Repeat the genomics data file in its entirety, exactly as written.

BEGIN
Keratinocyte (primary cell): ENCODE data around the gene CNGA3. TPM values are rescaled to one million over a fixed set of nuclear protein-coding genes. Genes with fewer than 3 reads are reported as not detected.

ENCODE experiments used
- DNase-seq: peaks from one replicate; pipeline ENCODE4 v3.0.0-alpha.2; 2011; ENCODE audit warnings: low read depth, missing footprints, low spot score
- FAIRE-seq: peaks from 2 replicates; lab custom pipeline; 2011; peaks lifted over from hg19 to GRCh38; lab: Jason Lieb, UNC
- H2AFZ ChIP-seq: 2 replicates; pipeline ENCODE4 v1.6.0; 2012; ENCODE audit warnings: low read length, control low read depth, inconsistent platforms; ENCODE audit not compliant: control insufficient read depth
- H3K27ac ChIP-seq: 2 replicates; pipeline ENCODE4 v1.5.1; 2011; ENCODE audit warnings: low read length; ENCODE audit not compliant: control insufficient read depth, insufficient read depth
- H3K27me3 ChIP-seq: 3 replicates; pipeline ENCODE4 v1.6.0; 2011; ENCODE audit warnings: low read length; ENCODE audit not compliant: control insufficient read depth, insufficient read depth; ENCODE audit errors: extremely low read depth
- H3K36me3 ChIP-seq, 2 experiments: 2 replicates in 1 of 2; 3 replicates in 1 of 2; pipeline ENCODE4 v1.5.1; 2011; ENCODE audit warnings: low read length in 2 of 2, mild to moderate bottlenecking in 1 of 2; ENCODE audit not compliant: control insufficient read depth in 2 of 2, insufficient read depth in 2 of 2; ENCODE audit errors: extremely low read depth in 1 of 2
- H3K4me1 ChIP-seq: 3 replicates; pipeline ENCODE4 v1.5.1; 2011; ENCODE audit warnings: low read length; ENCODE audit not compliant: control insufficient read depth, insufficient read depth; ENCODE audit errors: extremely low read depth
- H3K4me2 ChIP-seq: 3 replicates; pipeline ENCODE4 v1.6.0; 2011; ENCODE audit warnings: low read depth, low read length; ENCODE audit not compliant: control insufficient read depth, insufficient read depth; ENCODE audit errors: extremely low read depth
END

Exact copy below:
Keratinocyte (primary cell): ENCODE data around the gene CNGA3. TPM values are rescaled to one million over a fixed set of nuclear protein-coding genes. Genes with fewer than 3 reads are reported as not detected.

ENCODE experiments used
- DNase-seq: peaks from one replicate; pipeline ENCODE4 v3.0.0-alpha.2; 2011; ENCODE audit warnings: low read depth, missing footprints, low spot score
- FAIRE-seq: peaks from 2 replicates; lab custom pipeline; 2011; peaks lifted over from hg19 to GRCh38; lab: Jason Lieb, UNC
- H2AFZ ChIP-seq: 2 replicates; pipeline ENCODE4 v1.6.0; 2012; ENCODE audit warnings: low read length, control low read depth, inconsistent platforms; ENCODE audit not compliant: control insufficient read depth
- H3K27ac ChIP-seq: 2 replicates; pipeline ENCODE4 v1.5.1; 2011; ENCODE audit warnings: low read length; ENCODE audit not compliant: control insufficient read depth, insufficient read depth
- H3K27me3 ChIP-seq: 3 replicates; pipeline ENCODE4 v1.6.0; 2011; ENCODE audit warnings: low read length; ENCODE audit not compliant: control insufficient read depth, insufficient read depth; ENCODE audit errors: extremely low read depth
- H3K36me3 ChIP-seq, 2 experiments: 2 replicates in 1 of 2; 3 replicates in 1 of 2; pipeline ENCODE4 v1.5.1; 2011; ENCODE audit warnings: low read length in 2 of 2, mild to moderate bottlenecking in 1 of 2; ENCODE audit not compliant: control insufficient read depth in 2 of 2, insufficient read depth in 2 of 2; ENCODE audit errors: extremely low read depth in 1 of 2
- H3K4me1 ChIP-seq: 3 replicates; pipeline ENCODE4 v1.5.1; 2011; ENCODE audit warnings: low read length; ENCODE audit not compliant: control insufficient read depth, insufficient read depth; ENCODE audit errors: extremely low read depth
- H3K4me2 ChIP-seq: 3 replicates; pipeline ENCODE4 v1.6.0; 2011; ENCODE audit warnings: low read depth, low read length; ENCODE audit not compliant: control insufficient read depth, insufficient read depth; ENCODE audit errors: extremely low read depth